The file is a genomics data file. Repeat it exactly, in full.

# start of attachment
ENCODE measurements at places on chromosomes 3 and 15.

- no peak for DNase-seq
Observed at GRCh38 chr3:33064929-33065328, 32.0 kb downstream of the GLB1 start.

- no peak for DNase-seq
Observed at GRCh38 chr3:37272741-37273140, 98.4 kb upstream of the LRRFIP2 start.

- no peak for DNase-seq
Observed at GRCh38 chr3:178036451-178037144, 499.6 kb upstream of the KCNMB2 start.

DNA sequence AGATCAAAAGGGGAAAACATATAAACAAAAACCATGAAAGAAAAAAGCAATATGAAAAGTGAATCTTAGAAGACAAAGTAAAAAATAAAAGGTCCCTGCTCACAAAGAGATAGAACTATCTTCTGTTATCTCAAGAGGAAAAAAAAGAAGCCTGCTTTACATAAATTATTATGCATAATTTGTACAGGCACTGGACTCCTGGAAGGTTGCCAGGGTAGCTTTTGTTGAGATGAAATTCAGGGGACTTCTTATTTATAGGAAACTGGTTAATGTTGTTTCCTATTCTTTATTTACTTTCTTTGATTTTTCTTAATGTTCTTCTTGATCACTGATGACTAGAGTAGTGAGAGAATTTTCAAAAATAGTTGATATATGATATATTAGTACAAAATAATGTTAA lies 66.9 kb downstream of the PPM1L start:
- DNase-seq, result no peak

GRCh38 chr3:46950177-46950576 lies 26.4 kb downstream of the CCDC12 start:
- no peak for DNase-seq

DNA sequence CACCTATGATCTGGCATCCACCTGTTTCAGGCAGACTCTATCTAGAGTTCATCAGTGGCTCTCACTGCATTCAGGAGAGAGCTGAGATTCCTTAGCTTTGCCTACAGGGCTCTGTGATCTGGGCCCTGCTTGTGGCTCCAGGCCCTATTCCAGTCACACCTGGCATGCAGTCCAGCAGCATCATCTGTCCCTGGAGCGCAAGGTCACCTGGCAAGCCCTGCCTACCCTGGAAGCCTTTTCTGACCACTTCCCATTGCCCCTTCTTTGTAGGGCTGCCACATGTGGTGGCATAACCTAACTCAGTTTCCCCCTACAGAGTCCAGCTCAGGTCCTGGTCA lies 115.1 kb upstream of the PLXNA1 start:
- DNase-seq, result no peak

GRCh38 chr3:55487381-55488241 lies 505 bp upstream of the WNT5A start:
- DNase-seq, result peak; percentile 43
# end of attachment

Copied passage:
ENCODE measurements at places on chromosomes 3 and 15.

- no peak for DNase-seq
Observed at GRCh38 chr3:33064929-33065328, 32.0 kb downstream of the GLB1 start.

- no peak for DNase-seq
Observed at GRCh38 chr3:37272741-37273140, 98.4 kb upstream of the LRRFIP2 start.

- no peak for DNase-seq
Observed at GRCh38 chr3:178036451-178037144, 499.6 kb upstream of the KCNMB2 start.

DNA sequence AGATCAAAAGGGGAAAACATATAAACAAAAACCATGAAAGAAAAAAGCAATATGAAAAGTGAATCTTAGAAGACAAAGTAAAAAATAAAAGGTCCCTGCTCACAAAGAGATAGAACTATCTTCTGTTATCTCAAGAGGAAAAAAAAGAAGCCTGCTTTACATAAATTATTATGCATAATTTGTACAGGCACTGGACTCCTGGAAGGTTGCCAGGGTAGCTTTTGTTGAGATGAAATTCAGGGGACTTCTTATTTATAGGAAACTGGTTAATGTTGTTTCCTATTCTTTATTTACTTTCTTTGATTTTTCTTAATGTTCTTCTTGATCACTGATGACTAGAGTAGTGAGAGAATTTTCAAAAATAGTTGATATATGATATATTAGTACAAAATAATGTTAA lies 66.9 kb downstream of the PPM1L start:
- DNase-seq, result no peak

GRCh38 chr3:46950177-46950576 lies 26.4 kb downstream of the CCDC12 start:
- no peak for DNase-seq

DNA sequence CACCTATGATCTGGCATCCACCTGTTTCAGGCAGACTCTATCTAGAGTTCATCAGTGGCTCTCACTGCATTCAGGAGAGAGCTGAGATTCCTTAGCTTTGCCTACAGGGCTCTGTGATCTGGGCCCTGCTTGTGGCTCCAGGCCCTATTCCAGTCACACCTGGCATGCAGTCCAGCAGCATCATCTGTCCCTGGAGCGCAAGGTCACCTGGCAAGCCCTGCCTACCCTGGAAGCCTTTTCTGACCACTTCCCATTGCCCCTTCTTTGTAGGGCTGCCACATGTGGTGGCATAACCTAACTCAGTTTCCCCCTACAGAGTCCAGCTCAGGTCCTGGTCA lies 115.1 kb upstream of the PLXNA1 start:
- DNase-seq, result no peak

GRCh38 chr3:55487381-55488241 lies 505 bp upstream of the WNT5A start:
- DNase-seq, result peak; percentile 43